Pearl needed a place of her own

Terrell, Texas
Where Pearl calls home
Terrell, Texas
Where Pearl lives alone

Year later, Pearl was working at the Donut Hole
Which made her think of Jake
Sadie Jo’s his, he deserves to know
Not telling him was a mistake

That weekend Pearl prayed for the courage
And help to find the right words to say
Knowing Jake, he might speak of marriage
And Pearl just might say okay

Terrell, Texas …

© 2019 Frank David Leone, Jr./Highway 80 Music (ASCAP). The songs and stories on the Highway 80 Stories website are works of fiction. Names, characters, businesses, places, events, locales, and incidents are either the products of the author’s imagination or used in a fictitious manner. Any resemblance to actual persons, living or dead, or actual events is purely coincidental.

“Molly on the Mountain”

Molly Motts was born in Delta, Louisiana, a tiny hamlet at the Louisiana-Mississippi border,  just across the river from Vicksburg.  Because of a difficult home life, she often dreamed of getting out of Delta.  Vicksburg just across the river looked like a dream garden to her and she thought she’d do anything to get there.  She did: marrying Vernon Raney, bootlegger, more than twice her age; but a good husband to her (see song, “When Molly Motts Married Vernon Raney“) .

They had three children, Lonnie, Ronnie and Ginny.  Molly was an ambitious girl and decided early on to piggy-back a drug distribution business onto Vernon’s already prospering bootlegging enterprise (see song, “’57 Fleetwood to Memphis“).

Despite the repeal of Prohibition in 1933, many states continued to outlaw alcohol for several more decades.  But bootleg whiskey began going out of style in the mid-‘60s, by which time liquor by the drink had become legal in most states, and there was less and less demand for moonshine except out of nostalgia. Transitioning,  first, to marijuana and then harder drugs, seemed to make good business sense to Molly.

Molly got her oldest son, Lonnie elected sheriff as a way to offer protection to her and her second son, Ronnie, as they operating the drug business with little interference from law enforcement. This they did and quickly established a lucrative distribution network of dealers from Natchez to Memphis (see song, “Louanne in Vicksburg“).

Molly lived to see both of her sons die violent deaths: Ronnie was murdered by his wife, Louanne Bowden, and Lonnie was killed in a stand-off with U.S. Marshalls and DEA agents.  As the drug network wound down, Molly grew into her role as grandmother to Ginny’s children, living a quiet life in Vicksburg.

The second summer after they were married, Vernon built Molly a small cabin in the north Georgia mountains, on a section of the old Raney homestead (see song “Lonsom Raney 1828“).  Molly would often go there as a retreat.  This song describes her last visit there, when she looks back on her life and contemplates the impact on her family of the choices she has made.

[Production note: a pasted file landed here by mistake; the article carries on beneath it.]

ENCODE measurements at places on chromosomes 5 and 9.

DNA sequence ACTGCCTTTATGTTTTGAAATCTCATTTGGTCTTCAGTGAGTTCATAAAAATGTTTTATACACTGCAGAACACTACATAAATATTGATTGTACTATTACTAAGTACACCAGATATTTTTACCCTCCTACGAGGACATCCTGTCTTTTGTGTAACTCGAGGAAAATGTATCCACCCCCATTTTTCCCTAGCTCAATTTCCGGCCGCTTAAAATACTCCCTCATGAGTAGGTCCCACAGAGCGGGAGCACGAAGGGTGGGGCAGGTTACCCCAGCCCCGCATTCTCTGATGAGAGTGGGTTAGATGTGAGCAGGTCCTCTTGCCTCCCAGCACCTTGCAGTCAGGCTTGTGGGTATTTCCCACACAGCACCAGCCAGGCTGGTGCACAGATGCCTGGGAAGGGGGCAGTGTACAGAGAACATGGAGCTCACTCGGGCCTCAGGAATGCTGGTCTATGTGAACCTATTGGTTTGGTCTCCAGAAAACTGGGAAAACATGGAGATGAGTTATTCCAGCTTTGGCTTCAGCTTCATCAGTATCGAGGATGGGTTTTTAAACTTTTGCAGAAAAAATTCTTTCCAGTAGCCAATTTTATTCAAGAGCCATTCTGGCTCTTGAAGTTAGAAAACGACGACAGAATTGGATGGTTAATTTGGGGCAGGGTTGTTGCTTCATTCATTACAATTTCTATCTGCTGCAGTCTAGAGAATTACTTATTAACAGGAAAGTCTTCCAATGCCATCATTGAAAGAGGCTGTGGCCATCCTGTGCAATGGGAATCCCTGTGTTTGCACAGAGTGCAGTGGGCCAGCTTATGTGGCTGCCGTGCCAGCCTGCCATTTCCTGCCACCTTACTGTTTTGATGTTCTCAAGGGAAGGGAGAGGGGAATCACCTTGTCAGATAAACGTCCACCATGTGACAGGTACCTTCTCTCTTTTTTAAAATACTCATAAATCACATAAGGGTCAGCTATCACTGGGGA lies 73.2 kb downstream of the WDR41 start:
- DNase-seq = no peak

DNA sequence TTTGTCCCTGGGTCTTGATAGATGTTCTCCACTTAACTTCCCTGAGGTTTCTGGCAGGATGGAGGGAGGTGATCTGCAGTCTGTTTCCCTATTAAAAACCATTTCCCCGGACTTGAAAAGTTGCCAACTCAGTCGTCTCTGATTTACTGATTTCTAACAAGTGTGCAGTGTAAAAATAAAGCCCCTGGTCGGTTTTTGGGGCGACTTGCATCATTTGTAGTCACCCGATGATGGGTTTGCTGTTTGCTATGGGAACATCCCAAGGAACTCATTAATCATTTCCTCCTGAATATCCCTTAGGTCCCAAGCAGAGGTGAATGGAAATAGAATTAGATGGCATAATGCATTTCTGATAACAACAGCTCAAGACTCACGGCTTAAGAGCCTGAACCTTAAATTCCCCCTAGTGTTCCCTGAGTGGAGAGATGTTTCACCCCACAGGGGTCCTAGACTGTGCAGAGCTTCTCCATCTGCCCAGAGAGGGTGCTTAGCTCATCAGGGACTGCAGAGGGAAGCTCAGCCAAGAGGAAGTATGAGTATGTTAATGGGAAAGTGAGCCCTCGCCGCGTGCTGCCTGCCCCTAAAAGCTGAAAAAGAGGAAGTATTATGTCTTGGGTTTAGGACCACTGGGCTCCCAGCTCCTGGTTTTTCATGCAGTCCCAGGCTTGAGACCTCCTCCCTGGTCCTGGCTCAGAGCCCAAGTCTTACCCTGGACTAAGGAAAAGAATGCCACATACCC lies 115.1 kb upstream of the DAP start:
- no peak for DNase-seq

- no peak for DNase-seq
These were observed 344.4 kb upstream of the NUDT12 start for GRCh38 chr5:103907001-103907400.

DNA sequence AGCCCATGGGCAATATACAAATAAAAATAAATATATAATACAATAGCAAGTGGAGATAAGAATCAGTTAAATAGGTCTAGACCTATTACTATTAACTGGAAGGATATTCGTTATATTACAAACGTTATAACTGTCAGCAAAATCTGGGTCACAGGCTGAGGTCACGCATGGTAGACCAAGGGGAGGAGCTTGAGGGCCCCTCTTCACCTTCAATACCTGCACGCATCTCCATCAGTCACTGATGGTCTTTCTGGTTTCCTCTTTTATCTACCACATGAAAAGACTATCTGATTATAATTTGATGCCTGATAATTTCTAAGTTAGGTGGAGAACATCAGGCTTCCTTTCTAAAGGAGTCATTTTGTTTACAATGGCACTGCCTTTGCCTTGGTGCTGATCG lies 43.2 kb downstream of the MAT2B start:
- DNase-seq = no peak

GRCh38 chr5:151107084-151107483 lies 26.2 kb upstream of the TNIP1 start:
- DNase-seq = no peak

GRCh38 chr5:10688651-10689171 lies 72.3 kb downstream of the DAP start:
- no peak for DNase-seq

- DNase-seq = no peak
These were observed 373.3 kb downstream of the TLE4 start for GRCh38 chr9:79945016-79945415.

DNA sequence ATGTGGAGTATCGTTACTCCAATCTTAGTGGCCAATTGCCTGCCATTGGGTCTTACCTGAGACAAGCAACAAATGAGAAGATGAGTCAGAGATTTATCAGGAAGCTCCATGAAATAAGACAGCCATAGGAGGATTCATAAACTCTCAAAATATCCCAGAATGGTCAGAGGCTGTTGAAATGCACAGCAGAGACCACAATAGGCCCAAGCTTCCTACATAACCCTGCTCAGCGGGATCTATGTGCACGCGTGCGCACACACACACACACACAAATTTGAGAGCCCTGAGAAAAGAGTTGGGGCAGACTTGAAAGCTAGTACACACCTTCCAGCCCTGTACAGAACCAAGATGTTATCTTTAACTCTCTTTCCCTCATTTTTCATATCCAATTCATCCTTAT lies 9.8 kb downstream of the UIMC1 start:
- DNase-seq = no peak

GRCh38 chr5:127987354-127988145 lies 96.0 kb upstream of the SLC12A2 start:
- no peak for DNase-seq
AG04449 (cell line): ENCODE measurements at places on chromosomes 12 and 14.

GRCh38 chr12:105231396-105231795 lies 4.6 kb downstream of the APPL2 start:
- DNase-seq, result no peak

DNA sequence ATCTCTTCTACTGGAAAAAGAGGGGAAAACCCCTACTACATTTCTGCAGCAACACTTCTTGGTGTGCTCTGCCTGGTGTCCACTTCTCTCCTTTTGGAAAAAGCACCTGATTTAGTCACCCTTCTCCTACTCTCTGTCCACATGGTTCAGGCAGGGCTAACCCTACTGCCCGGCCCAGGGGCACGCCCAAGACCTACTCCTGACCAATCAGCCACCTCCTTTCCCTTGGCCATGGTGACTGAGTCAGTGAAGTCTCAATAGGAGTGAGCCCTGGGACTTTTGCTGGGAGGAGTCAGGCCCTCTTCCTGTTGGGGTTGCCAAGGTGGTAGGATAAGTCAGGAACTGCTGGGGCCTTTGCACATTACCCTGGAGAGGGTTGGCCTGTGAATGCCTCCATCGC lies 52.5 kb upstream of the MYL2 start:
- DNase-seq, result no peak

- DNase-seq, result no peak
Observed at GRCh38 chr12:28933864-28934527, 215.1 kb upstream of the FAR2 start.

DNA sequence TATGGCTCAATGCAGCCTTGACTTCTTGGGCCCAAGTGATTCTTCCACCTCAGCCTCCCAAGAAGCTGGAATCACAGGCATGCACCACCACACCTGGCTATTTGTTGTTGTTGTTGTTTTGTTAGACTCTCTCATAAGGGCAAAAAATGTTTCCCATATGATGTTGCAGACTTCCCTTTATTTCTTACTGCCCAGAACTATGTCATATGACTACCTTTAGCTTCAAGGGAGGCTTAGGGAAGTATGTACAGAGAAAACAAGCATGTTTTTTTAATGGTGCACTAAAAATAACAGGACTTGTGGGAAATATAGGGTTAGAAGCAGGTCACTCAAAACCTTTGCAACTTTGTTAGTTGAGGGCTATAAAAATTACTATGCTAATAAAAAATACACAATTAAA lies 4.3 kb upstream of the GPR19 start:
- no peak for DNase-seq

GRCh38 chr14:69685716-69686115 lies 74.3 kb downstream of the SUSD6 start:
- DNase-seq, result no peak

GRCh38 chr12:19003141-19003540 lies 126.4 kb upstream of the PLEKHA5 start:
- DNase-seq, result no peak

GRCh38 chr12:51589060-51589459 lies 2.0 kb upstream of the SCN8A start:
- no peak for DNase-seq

Molly on the Mountain
WRITTEN BY: F.D. LEONE

Molly was at her cabin on the mountain
Thinking ‘bout her life, and all she’d done
A jelly glass of Vernon’s tobacco whiskey
Sparkled in the late October sun
She thought back to the day she married Vernon Raney
Not yet 21, June of ‘58
Three months pregnant, walking down the aisle
To a man more than twice her age

Molly on the mountain, don’t wanna come down
Molly on the mountain, don’t wanna be found
Molly on the mountain, gonna leave it all behind
Molly on the mountain, knows it’s time

The cabin had a chill, she built a fire
With the last of the wood Lonnie’d split
Lonnie’s gone, his brother Ronnie too
Molly blamed herself for all of it
She’d grown harder through the years from that life
Harder, than she could describe
The pot and drugs, the men she fought, some she killed
All she’d ever done was survive

Molly on the mountain …

Ginny was the one who turned out okay
Molly sure loves those three grandkids
She made sure to keep Ginny away from it all
That’s one good thing that she did
Lonnie’s Donald and Vern, went to East Mississippi
Took off when things got hot in Vicksburg
They’re selling pills and meth to the kids at Starkville
That’s what they learned from her

Molly on the mountain …

Molly’s great grandma, Mamie, was a conjure woman
She knew plants for curing or killing dead
Mamie passed it down to Molly’s grandpa Motts
That’s where Molly got it, was what they said
Molly pressed the jelly glass against her cheek
It was time to drink that whiskey down
She looked into the woods, found that old maple tree
Watched a yellow leaf drift to the ground

Molly on the mountain …

© 2019 Frank David Leone, Jr./Highway 80 Music (ASCAP). The songs and stories on the Highway 80 Stories website are works of fiction. Names, characters, businesses, places, events, locales, and incidents are either the products of the author’s imagination or used in a fictitious manner. Any resemblance to actual persons, living or dead, or actual events is purely coincidental.